Contributing to sustainable development
Urban areas both generate and experience multiple problems that interact with each other. Urban land use planning therefore requires collective thinking, with multi-domain approaches based on a large amount of varied data. IFSTTAR is actively engaged in addressing this challenge through its involvement in networks and the production of tools that are tailored to address this complexity.
So, whether it is for stormwater management, the maintenance of their road network, or the management of mobility and logistics within their area, local authorities need knowledge and tools to inform and facilitate their decision-making. IFSTTAR is committed to actively responding to these needs by developing tools and knowledge that will enable local and regional authorities to respond to the major challenges of the ongoing energy, ecological, climate and demographic transitions.
Urban Europe Research Alliance – the EXPAND Project
The Joint Programming Initiative (JPI) Urban Europe and its associated scientific network, the Urban Europe Research Alliance (UERA), were set up in 2010 with the aim of imposing a framework on the field of urban research in Europe. IFSTTAR is coordinating the EBU scientific network and leading one of its 4 thematic working groups, dealing with urban accessibility and connectivity. Aimed at supporting the scientific activities of this network, the first phase of the EXPAND project, completed in 2019, has led to the organisation of numerous scientific activities and events.
In particular, in 2019 the network organised a seminar on the humanification of cities and another on urban research to address the challenges of the mobility transition.
JPI Urban Europe: Uberisation of road freight transport, a DGITM study
Uber is a company which connects VTC service providers with customers. It has paved the way for the trend towards "uberisation", which also affects freight transport. The project focuses on three transport segments that have witnessed the advent of digital intermediation platforms: parcel carpooling, digital freight exchanges and food delivery. For each segment, the characteristics of the players involved, the business model and the legal status are identified. Thus, parcel carpooling consists of very small entities sometimes managed by non-professionals. With an ethos close to that of the collaborative economy, these small entities struggle to survive and acquire enough users to exceed their break-even point. Digital freight exchanges are larger players that bring shippers and carriers together. In this respect, they differ from traditional freight exchanges, and have, in fact, ended up with the same status as a freight forwarder.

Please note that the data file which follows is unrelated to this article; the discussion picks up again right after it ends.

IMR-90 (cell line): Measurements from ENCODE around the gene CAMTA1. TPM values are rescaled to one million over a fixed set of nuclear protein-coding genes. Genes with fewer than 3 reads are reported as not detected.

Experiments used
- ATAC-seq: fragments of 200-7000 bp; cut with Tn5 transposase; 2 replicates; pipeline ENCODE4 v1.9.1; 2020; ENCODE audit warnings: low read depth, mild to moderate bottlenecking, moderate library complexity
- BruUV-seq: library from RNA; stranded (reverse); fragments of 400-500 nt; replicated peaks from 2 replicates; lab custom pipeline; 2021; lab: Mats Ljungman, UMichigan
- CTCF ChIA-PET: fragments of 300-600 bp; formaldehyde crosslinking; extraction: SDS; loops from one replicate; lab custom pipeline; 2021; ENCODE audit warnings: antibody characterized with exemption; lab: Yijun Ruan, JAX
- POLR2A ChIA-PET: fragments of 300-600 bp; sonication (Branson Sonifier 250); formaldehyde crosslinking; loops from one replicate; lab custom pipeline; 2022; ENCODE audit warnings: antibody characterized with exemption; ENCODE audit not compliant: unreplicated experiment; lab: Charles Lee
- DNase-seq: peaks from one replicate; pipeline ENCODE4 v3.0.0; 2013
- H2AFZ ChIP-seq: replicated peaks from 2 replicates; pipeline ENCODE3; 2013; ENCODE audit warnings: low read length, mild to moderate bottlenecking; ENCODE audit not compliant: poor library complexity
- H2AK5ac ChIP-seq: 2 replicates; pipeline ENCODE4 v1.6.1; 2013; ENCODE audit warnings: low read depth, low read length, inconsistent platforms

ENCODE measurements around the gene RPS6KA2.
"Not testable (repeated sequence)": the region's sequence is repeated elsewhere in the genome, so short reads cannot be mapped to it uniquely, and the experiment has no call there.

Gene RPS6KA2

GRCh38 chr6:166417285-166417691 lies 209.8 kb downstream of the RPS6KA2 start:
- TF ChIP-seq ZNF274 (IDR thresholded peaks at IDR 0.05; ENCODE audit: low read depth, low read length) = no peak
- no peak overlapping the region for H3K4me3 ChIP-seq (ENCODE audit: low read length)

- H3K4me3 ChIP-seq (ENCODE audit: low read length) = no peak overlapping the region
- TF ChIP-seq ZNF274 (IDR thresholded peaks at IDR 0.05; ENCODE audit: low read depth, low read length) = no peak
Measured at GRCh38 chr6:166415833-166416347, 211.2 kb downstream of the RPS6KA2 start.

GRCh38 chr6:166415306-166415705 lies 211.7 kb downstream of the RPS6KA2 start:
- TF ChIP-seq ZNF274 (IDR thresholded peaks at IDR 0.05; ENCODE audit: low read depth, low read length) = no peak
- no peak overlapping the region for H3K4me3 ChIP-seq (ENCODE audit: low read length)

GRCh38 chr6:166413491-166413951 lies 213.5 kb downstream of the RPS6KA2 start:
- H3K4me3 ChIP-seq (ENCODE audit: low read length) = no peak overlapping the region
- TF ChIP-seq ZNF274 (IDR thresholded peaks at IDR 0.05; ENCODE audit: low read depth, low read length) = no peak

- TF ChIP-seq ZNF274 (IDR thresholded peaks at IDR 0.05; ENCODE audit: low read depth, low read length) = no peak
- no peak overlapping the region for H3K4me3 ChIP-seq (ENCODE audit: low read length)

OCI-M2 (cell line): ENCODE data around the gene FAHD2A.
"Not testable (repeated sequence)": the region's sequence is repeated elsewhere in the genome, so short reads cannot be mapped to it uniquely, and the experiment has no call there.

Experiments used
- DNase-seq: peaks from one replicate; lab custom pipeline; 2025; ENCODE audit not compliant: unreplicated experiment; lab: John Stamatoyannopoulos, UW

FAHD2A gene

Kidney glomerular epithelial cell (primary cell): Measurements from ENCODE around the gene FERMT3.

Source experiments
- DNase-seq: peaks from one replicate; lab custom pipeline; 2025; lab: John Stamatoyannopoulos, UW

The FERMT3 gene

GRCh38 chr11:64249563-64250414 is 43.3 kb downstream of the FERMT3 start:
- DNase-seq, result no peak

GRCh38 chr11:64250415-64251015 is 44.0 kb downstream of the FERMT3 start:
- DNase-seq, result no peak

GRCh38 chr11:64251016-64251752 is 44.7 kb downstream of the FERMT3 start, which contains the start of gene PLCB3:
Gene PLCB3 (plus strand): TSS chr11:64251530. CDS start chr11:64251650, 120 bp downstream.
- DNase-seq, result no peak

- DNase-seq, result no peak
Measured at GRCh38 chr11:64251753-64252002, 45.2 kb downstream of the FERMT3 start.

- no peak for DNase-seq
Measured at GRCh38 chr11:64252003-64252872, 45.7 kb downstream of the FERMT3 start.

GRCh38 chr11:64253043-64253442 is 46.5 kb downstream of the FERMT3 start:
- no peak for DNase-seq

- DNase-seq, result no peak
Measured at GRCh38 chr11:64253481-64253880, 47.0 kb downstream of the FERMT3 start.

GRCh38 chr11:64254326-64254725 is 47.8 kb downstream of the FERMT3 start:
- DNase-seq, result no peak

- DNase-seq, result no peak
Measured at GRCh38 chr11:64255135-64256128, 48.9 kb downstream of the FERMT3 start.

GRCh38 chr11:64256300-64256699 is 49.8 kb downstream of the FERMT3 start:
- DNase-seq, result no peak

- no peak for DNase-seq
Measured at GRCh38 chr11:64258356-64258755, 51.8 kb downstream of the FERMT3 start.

The report concentrates mainly on a survey of 130 couriers who deliver food for Deliveroo, Foodora or Uber Eats. The survey shows the high economic dependency of these delivery workers - although they are considered as self-employed - due to a specific type of algorithmic management. It also examines their decreasing remuneration and the economic model of food delivery platforms.
The Veolia VEDIF2 Water Meter Project
The new concept of smart water and electricity grids offers the possibility of better management of these resources by means of advanced information and communication technologies. The aim is to optimise the availability and reliability of the supply of these resources and to improve the economic performance of the relevant networks. With this in mind, programmes to equip homes with communicating meters are being introduced by cities and water and electricity companies. For example, in the Île-de-France region, the Téléo programme, managed by Veolia Eau d'Île-de-France (VEDIF) which has been delegated by the Syndicat des Eaux d'Île-de-France (SEDIF), plans to install around 600,000 communicating meters before the end of 2015. Whereas consumption was previously measured once a month, communicating meters now allow hourly or daily consumption readings. Within the framework of the project, the operators have provided the researchers with huge amounts of data from the communicating water meters. The use of advanced statistical methods to exploit these data reveals drinking water consumption habits on an individual and collective scale, and in particular opens up the possibility of reliable predictions of demand.